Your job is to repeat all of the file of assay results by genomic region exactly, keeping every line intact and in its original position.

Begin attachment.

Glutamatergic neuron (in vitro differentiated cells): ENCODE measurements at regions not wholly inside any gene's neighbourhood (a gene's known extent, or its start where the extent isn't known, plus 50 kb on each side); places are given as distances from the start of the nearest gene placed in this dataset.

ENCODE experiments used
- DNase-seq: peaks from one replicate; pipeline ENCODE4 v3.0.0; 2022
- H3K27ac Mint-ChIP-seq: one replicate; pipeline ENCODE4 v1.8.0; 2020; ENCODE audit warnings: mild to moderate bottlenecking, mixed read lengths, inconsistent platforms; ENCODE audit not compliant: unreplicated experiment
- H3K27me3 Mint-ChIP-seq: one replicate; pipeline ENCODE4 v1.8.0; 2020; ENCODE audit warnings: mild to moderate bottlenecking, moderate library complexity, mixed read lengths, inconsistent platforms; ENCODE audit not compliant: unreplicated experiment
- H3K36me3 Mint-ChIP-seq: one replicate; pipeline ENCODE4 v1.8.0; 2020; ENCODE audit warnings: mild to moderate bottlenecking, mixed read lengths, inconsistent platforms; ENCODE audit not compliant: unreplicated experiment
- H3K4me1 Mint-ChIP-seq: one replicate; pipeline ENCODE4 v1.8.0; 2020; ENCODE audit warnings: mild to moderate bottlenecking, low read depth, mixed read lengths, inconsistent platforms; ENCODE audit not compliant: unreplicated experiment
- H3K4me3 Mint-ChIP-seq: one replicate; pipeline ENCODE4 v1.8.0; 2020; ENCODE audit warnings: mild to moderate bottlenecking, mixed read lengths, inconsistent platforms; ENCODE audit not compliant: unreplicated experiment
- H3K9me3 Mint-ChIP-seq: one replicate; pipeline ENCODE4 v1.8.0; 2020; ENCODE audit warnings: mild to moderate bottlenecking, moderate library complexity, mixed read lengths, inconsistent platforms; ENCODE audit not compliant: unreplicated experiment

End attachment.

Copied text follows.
Glutamatergic neuron (in vitro differentiated cells): ENCODE measurements at regions not wholly inside any gene's neighbourhood (a gene's known extent, or its start where the extent isn't known, plus 50 kb on each side); places are given as distances from the start of the nearest gene placed in this dataset.

ENCODE experiments used
- DNase-seq: peaks from one replicate; pipeline ENCODE4 v3.0.0; 2022
- H3K27ac Mint-ChIP-seq: one replicate; pipeline ENCODE4 v1.8.0; 2020; ENCODE audit warnings: mild to moderate bottlenecking, mixed read lengths, inconsistent platforms; ENCODE audit not compliant: unreplicated experiment
- H3K27me3 Mint-ChIP-seq: one replicate; pipeline ENCODE4 v1.8.0; 2020; ENCODE audit warnings: mild to moderate bottlenecking, moderate library complexity, mixed read lengths, inconsistent platforms; ENCODE audit not compliant: unreplicated experiment
- H3K36me3 Mint-ChIP-seq: one replicate; pipeline ENCODE4 v1.8.0; 2020; ENCODE audit warnings: mild to moderate bottlenecking, mixed read lengths, inconsistent platforms; ENCODE audit not compliant: unreplicated experiment
- H3K4me1 Mint-ChIP-seq: one replicate; pipeline ENCODE4 v1.8.0; 2020; ENCODE audit warnings: mild to moderate bottlenecking, low read depth, mixed read lengths, inconsistent platforms; ENCODE audit not compliant: unreplicated experiment
- H3K4me3 Mint-ChIP-seq: one replicate; pipeline ENCODE4 v1.8.0; 2020; ENCODE audit warnings: mild to moderate bottlenecking, mixed read lengths, inconsistent platforms; ENCODE audit not compliant: unreplicated experiment
- H3K9me3 Mint-ChIP-seq: one replicate; pipeline ENCODE4 v1.8.0; 2020; ENCODE audit warnings: mild to moderate bottlenecking, moderate library complexity, mixed read lengths, inconsistent platforms; ENCODE audit not compliant: unreplicated experiment